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Why there is no treatment for the new Chinese virus

Posted on Jan. 21, 2020, 1:52 p.m.Updated on Jan 21, 2020 at 3:10 p.m.

As China (and possibly the world soon) fear a new epidemic of viral pneumonia
 , what can be the contribution of the pharmaceutical industry? At this stage, that is to say a few days after the onset of the disease, the answer is almost nothing. We must first learn more about the virus and get the sequence of its genome in order to eventually develop a diagnostic test. In 2003, during the SARS epidemic
 , the Swiss group Roche had managed to develop one in eight weeks, but only for research use.

Respiratory symptoms

The symptoms of the new pneumonia that started in China are attributed to a new coronavirus. This type of virus, whose genome is carried by RNA, like the influenza virus, is similar to that which caused the SARS (Severe Acute Respiratory Syndrome) epidemic in 2002-2003. While coronavirus infections most often cause cold symptoms in humans, some can lead to more dangerous respiratory conditions. In 2002-2003, the most serious epidemic claimed 774 lives worldwide, and in 2012, the MERS-CoV coronavirus was identified as the cause of Middle East respiratory syndrome (MERS).

According to Arnaud Fontanet, head of the epidemiology unit for emerging diseases at the Institut Pasteur in Paris, the current virus is the “seventh to give clinical manifestations in humans”. According to an expert from the research foundation Wellcome Trust and the Chinese authorities, “there is a certain degree of transmission of the virus from human to human”. However, this is the determining factor in knowing whether we are dealing with an epidemic or a simple local contamination imputed in the current case to seafood.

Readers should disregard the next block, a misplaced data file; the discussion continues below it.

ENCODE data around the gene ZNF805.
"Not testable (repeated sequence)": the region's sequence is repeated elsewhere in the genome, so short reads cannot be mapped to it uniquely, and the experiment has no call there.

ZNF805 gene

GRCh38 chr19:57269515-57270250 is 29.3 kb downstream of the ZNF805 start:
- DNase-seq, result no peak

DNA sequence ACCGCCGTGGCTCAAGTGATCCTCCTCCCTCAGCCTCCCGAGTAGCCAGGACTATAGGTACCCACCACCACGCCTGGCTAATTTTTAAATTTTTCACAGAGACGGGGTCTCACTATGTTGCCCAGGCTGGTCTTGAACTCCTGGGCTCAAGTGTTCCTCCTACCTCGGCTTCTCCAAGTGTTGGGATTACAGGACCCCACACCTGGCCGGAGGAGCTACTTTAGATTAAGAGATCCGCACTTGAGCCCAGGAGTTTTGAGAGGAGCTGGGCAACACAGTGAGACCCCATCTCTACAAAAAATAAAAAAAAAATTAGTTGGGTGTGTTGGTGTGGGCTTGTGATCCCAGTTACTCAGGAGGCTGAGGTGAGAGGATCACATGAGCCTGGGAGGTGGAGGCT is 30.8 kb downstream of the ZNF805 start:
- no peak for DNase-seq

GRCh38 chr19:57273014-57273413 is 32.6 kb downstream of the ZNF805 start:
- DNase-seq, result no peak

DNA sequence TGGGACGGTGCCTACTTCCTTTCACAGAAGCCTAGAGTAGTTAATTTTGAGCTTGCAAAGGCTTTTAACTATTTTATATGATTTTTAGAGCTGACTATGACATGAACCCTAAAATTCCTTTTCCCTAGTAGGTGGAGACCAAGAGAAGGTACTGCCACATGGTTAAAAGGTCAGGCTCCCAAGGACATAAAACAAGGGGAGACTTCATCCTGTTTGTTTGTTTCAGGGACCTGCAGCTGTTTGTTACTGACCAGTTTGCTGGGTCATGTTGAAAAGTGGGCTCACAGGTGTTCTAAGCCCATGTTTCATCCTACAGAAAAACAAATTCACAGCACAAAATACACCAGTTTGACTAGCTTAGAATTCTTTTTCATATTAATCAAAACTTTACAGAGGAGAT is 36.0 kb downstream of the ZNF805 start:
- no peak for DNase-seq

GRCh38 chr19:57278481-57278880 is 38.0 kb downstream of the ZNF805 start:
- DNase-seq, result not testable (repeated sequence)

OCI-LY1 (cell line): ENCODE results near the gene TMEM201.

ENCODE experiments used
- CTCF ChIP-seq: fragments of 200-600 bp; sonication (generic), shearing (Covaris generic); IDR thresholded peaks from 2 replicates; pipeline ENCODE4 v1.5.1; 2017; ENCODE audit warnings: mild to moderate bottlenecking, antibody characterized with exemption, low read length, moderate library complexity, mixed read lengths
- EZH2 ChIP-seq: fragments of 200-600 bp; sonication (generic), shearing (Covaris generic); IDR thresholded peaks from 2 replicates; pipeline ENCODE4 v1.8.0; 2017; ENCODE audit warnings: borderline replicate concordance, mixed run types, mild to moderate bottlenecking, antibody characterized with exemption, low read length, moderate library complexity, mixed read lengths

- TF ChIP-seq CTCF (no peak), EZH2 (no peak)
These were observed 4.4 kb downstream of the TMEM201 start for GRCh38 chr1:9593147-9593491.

In the case of human-to-human transmission, the only response is early diagnosis followed by quarantine. Existing influenza drugs, Tamiflu in particular, are unlikely to be effective since it is a different virus than the flu. Tested against SARS in 2003, they had produced no results.

As for the twelve years necessary for the development of a specific drug, they remove any relevance to the approach. If Tamiflu could have been used during the avian influenza epidemic
 2005 is that it had already been authorized in 2000 and forgotten in a corner due to lack of use. It is also not completely effective.

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